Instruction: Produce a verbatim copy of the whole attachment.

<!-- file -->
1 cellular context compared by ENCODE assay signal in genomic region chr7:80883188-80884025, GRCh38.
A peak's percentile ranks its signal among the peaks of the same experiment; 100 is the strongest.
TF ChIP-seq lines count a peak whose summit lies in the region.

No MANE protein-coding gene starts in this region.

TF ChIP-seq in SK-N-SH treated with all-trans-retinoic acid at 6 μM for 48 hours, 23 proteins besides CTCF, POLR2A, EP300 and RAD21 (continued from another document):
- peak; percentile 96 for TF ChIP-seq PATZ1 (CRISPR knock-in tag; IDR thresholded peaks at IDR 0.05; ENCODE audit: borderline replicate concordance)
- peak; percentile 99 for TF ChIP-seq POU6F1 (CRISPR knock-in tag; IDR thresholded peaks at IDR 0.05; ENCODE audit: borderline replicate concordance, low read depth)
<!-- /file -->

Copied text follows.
1 cellular context compared by ENCODE assay signal in genomic region chr7:80883188-80884025, GRCh38.
A peak's percentile ranks its signal among the peaks of the same experiment; 100 is the strongest.
TF ChIP-seq lines count a peak whose summit lies in the region.

No MANE protein-coding gene starts in this region.

TF ChIP-seq in SK-N-SH treated with all-trans-retinoic acid at 6 μM for 48 hours, 23 proteins besides CTCF, POLR2A, EP300 and RAD21 (continued from another document):
- peak; percentile 96 for TF ChIP-seq PATZ1 (CRISPR knock-in tag; IDR thresholded peaks at IDR 0.05; ENCODE audit: borderline replicate concordance)
- peak; percentile 99 for TF ChIP-seq POU6F1 (CRISPR knock-in tag; IDR thresholded peaks at IDR 0.05; ENCODE audit: borderline replicate concordance, low read depth)